A short story by M. L. E. Brown
He lifts his nose out from under the scratchy blanket. If he can just get there, he will never complain about the cold at home again. He doesn’t want to be awake. Back within the dream, a warm breeze still ripples the kawakawa bushes in his parents’ garden. His mother is inside making tea from the leaves – an old Māori remedy – as she always does whenever any of them have aches or fevers. She adds mint and then steeps the brew a long time before serving it with honey and lemon …
The tent smells of carbolic, starch, and eucalyptus oil. He must be getting better. It’s been days since he could smell anything. Outside, in the distance, he can hear the band playing “Abide With Me”. It is April 25th. Has it really been three years since those terrible landings? He wants to attend the Remembrance Service. But he can’t even get up.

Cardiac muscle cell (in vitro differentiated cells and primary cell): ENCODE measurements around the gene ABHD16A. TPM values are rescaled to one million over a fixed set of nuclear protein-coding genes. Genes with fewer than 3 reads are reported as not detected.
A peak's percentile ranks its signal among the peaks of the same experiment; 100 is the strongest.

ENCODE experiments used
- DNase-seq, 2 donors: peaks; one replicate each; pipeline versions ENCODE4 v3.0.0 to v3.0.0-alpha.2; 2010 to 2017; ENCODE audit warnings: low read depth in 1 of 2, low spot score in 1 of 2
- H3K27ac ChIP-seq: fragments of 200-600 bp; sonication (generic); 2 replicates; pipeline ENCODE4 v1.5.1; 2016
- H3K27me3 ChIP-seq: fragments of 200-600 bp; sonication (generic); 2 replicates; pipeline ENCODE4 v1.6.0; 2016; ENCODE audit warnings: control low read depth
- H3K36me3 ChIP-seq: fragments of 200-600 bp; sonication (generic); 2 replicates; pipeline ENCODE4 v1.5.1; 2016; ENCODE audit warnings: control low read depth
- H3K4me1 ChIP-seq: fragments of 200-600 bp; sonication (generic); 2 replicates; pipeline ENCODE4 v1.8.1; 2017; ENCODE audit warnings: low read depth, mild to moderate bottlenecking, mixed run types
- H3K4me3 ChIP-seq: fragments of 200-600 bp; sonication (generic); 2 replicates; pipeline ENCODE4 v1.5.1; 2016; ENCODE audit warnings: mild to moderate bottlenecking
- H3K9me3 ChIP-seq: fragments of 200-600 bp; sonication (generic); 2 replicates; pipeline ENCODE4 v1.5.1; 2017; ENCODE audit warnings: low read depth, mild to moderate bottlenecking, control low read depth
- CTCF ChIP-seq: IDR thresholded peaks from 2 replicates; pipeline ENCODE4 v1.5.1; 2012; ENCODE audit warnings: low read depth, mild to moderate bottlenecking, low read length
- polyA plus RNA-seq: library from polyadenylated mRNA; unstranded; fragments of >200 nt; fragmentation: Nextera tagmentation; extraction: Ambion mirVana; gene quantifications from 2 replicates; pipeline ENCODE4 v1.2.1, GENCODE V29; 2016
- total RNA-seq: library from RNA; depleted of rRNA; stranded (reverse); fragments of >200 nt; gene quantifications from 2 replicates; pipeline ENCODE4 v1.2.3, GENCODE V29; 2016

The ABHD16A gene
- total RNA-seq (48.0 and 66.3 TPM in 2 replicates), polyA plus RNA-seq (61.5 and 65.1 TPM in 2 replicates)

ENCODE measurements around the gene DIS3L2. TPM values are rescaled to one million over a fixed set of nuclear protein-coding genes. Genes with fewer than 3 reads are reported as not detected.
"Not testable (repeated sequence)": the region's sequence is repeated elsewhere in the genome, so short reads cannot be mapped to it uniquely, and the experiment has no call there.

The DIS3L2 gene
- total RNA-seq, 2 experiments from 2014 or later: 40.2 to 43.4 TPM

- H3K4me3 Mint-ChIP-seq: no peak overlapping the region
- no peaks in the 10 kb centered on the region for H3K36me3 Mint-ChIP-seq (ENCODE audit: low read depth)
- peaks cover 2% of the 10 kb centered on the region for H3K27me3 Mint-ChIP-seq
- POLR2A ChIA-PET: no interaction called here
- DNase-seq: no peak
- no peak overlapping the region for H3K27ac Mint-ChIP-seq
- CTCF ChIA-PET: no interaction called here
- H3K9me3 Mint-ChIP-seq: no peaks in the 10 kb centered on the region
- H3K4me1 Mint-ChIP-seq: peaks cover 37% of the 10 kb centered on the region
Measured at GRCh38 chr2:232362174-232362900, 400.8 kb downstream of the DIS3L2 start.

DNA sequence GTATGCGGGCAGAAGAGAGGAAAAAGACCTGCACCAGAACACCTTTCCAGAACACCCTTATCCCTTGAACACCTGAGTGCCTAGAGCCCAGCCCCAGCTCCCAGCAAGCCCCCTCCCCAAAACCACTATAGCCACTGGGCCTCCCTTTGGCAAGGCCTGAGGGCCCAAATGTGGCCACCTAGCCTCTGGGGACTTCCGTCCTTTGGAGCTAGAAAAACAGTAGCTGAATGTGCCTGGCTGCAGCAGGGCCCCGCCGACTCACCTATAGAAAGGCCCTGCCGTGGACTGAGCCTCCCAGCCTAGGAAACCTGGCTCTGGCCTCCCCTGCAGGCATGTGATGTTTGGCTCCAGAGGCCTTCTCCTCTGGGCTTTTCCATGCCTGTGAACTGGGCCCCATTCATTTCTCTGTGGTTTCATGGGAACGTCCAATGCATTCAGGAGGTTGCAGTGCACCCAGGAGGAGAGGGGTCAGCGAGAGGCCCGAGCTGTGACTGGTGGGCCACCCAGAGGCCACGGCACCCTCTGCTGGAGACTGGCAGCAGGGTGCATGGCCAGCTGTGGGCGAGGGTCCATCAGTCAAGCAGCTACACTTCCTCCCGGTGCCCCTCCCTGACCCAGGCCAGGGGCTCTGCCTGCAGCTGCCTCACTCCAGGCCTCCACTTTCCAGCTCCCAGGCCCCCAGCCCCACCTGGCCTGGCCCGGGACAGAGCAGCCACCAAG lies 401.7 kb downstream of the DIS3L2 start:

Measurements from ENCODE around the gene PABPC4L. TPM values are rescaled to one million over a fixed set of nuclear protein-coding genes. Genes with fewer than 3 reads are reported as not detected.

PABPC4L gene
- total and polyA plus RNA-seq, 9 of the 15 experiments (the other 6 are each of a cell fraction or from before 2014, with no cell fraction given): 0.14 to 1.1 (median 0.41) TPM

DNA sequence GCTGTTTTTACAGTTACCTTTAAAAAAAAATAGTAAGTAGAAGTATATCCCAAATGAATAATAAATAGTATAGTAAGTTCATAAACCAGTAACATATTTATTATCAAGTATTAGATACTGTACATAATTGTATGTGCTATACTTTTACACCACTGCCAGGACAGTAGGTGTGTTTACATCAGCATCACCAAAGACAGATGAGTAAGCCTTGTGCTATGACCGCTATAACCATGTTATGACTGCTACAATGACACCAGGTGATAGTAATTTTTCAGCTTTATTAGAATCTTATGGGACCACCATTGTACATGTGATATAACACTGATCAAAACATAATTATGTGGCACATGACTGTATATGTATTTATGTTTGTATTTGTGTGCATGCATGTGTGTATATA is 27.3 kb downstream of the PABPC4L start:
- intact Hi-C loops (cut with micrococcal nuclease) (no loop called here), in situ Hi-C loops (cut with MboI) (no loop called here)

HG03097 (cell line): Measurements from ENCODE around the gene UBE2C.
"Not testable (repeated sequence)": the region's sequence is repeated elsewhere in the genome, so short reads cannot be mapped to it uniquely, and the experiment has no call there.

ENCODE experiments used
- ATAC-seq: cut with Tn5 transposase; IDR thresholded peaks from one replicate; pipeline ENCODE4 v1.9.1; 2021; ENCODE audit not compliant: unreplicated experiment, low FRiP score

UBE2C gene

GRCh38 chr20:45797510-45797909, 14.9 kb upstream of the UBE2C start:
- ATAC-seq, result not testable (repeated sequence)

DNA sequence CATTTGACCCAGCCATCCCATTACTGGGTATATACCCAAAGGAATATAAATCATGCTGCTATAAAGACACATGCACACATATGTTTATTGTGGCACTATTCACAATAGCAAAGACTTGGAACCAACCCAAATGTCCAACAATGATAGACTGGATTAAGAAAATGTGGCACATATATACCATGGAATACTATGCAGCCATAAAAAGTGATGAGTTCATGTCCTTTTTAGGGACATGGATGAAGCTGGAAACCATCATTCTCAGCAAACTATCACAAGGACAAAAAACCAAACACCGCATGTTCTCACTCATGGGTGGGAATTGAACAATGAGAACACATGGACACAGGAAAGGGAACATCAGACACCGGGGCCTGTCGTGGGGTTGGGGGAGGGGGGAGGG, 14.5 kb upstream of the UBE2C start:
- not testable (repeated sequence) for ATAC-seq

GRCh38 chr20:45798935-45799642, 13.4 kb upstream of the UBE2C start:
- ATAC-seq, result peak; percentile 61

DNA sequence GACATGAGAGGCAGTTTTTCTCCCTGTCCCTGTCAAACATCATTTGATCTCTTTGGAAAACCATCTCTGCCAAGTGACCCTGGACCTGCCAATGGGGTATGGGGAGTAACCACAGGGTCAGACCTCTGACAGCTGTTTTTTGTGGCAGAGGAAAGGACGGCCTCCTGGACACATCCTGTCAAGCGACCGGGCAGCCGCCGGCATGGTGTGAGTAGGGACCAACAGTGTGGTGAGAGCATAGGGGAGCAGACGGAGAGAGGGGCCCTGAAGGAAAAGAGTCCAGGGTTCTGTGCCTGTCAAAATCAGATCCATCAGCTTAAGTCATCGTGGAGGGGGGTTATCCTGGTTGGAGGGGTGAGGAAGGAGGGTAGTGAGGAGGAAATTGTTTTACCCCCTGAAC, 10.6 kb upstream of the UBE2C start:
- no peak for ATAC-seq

All the beds in this hastily built isolation ward are full. Spanish Flu starts off as a fever and turns into pneumonia fast. Having got all the way from Gallipoli to Bapaume without a scratch, it never occurred to him he might be felled by a ruddy virus.